If your dream is to be able to ride your bike to work each day, look no further than this unique neighborhood. With 2.8% of residents in the Allen Park City Center neighborhood commuting on a bicycle to and from work daily, this neighborhood has more bicycle commuters than 95.3% of all neighborhoods in the U.S., according to NeighborhoodScout's exclusive analysis.
Did you know that the Allen Park City Center neighborhood has more Hungarian and Polish ancestry people living in it than nearly any neighborhood in America? It's true! In fact, 6.8% of this neighborhood's residents have Hungarian ancestry and 16.6% have Polish ancestry.
There are two complementary measures for understanding the income of a neighborhood's residents: the average and the extremes. While a neighborhood may be relatively wealthy overall, it is equally important to understand the rate of people - particularly children - who are living at or below the federal poverty line, which is extremely low income. Some neighborhoods with a lower average income may actually have a lower childhood poverty rate than another with a higher average income, and this helps us understand the conditions and character of a neighborhood.
The neighbors in the City Center neighborhood in Allen Park are upper-middle income, making it an above average income neighborhood. NeighborhoodScout's exclusive analysis reveals that this neighborhood has a higher income than 63.4% of the neighborhoods in America. In addition, 2.3% of the children seventeen and under living in this neighborhood are living below the federal poverty line, which is a lower rate of childhood poverty than is found in 74.3% of America's neighborhoods.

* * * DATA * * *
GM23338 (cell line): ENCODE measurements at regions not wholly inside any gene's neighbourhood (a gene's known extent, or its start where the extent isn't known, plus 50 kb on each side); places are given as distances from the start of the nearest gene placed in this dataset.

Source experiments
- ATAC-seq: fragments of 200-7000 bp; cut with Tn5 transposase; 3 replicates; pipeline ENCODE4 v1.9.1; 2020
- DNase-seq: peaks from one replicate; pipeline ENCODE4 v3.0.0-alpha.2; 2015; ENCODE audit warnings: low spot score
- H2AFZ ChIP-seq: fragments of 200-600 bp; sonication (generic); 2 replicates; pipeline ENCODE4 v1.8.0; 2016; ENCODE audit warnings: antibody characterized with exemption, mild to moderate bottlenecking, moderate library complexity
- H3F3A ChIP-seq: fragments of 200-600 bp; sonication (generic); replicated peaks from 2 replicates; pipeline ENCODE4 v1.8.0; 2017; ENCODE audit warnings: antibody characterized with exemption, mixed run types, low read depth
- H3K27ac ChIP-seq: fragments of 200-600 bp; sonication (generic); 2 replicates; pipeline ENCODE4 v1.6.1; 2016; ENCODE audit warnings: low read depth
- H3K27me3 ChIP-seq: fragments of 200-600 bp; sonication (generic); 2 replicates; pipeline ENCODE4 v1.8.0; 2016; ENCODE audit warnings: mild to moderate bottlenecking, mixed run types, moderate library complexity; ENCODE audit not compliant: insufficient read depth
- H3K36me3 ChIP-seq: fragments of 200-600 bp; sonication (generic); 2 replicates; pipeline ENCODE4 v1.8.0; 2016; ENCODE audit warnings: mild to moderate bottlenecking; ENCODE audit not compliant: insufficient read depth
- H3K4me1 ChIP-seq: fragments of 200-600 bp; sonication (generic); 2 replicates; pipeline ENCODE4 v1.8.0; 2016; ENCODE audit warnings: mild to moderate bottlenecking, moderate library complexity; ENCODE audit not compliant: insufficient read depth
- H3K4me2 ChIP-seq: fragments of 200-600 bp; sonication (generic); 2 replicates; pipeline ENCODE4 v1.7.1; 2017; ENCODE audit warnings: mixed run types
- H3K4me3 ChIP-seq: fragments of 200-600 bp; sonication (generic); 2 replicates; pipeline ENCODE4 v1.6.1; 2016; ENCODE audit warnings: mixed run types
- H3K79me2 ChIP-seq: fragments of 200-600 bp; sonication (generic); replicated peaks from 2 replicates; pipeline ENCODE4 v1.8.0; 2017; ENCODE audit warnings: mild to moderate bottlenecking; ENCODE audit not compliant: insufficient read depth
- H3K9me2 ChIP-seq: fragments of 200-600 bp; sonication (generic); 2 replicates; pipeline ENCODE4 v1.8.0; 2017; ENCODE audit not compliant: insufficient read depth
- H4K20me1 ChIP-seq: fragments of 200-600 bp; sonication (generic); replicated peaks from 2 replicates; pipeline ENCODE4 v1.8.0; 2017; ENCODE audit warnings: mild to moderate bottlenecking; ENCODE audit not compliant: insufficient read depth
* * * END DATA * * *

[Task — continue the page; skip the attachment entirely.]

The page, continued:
The old saying "you are what you eat" is true. But it is also true that you are what you do for a living. The types of occupations your neighbors have shape their character, and together as a group, their collective occupations shape the culture of a place.
In the Allen Park City Center neighborhood, 43.6% of the working population is employed in executive, management, and professional occupations. The second most important occupational group in this neighborhood is clerical, assistant, and tech support occupations, with 21.2% of the residents employed. Other residents here are employed in manufacturing and laborer occupations (19.7%), and 15.5% in sales and service jobs, from major sales accounts, to working in fast food restaurants.